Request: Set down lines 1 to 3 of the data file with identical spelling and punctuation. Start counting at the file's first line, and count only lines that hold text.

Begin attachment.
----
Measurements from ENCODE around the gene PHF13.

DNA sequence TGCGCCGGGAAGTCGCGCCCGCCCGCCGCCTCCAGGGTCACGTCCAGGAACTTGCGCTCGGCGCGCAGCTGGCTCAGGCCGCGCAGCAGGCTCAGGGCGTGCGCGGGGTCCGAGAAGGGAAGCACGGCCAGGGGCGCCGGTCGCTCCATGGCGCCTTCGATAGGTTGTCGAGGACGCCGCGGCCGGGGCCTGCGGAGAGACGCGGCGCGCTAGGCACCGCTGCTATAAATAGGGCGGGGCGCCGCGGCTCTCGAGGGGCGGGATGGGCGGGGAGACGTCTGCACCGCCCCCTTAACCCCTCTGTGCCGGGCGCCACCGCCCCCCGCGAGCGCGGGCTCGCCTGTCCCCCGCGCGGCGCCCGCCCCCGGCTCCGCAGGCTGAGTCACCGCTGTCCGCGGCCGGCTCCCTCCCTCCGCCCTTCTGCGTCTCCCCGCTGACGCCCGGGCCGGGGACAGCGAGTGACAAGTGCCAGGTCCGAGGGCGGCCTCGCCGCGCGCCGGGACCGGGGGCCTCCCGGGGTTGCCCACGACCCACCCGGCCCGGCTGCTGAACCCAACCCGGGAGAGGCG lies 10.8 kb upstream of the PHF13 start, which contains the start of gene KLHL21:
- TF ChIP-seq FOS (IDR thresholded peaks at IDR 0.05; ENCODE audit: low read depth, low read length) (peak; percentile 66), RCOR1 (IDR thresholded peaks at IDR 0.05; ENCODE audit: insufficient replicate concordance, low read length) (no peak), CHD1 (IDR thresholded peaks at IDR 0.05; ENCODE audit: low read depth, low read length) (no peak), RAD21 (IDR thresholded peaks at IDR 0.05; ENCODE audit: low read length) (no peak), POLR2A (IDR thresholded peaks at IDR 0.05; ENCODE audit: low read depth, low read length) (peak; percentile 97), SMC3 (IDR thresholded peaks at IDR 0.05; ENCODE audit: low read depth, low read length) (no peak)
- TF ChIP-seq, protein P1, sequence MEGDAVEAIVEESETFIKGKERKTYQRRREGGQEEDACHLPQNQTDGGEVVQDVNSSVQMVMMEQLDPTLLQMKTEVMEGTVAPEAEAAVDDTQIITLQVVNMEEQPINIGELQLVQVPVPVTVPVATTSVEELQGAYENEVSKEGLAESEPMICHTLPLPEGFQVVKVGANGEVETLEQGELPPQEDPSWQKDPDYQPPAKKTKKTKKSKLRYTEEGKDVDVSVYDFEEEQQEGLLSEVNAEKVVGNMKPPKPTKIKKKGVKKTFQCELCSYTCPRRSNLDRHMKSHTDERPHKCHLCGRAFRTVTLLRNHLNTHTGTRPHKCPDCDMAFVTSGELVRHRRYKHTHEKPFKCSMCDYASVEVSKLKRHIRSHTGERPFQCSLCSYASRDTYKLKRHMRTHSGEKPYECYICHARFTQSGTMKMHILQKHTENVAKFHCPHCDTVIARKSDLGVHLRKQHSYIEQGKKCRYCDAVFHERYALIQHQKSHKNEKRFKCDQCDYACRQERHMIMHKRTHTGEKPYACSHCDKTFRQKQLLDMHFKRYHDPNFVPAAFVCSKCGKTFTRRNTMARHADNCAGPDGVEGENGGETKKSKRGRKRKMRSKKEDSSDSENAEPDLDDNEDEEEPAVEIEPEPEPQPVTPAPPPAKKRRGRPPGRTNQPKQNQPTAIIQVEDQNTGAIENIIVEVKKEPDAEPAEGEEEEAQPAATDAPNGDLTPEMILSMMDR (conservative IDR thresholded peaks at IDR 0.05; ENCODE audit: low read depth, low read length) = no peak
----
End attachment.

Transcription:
Measurements from ENCODE around the gene PHF13.

DNA sequence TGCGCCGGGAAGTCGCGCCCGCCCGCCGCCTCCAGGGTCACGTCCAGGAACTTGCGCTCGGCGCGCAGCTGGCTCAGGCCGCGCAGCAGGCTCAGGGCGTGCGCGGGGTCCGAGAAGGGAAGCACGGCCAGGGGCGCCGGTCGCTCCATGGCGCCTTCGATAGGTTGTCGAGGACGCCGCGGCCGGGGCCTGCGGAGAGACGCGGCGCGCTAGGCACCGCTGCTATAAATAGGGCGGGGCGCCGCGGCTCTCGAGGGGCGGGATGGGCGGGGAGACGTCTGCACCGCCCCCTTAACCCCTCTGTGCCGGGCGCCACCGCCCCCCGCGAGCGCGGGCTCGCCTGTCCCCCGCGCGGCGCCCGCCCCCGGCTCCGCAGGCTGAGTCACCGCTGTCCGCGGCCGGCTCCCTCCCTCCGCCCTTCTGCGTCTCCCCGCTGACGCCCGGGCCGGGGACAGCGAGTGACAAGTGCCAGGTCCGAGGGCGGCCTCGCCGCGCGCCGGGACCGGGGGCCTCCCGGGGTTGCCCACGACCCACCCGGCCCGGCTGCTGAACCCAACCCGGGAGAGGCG lies 10.8 kb upstream of the PHF13 start, which contains the start of gene KLHL21:
- TF ChIP-seq FOS (IDR thresholded peaks at IDR 0.05; ENCODE audit: low read depth, low read length) (peak; percentile 66), RCOR1 (IDR thresholded peaks at IDR 0.05; ENCODE audit: insufficient replicate concordance, low read length) (no peak), CHD1 (IDR thresholded peaks at IDR 0.05; ENCODE audit: low read depth, low read length) (no peak), RAD21 (IDR thresholded peaks at IDR 0.05; ENCODE audit: low read length) (no peak), POLR2A (IDR thresholded peaks at IDR 0.05; ENCODE audit: low read depth, low read length) (peak; percentile 97), SMC3 (IDR thresholded peaks at IDR 0.05; ENCODE audit: low read depth, low read length) (no peak)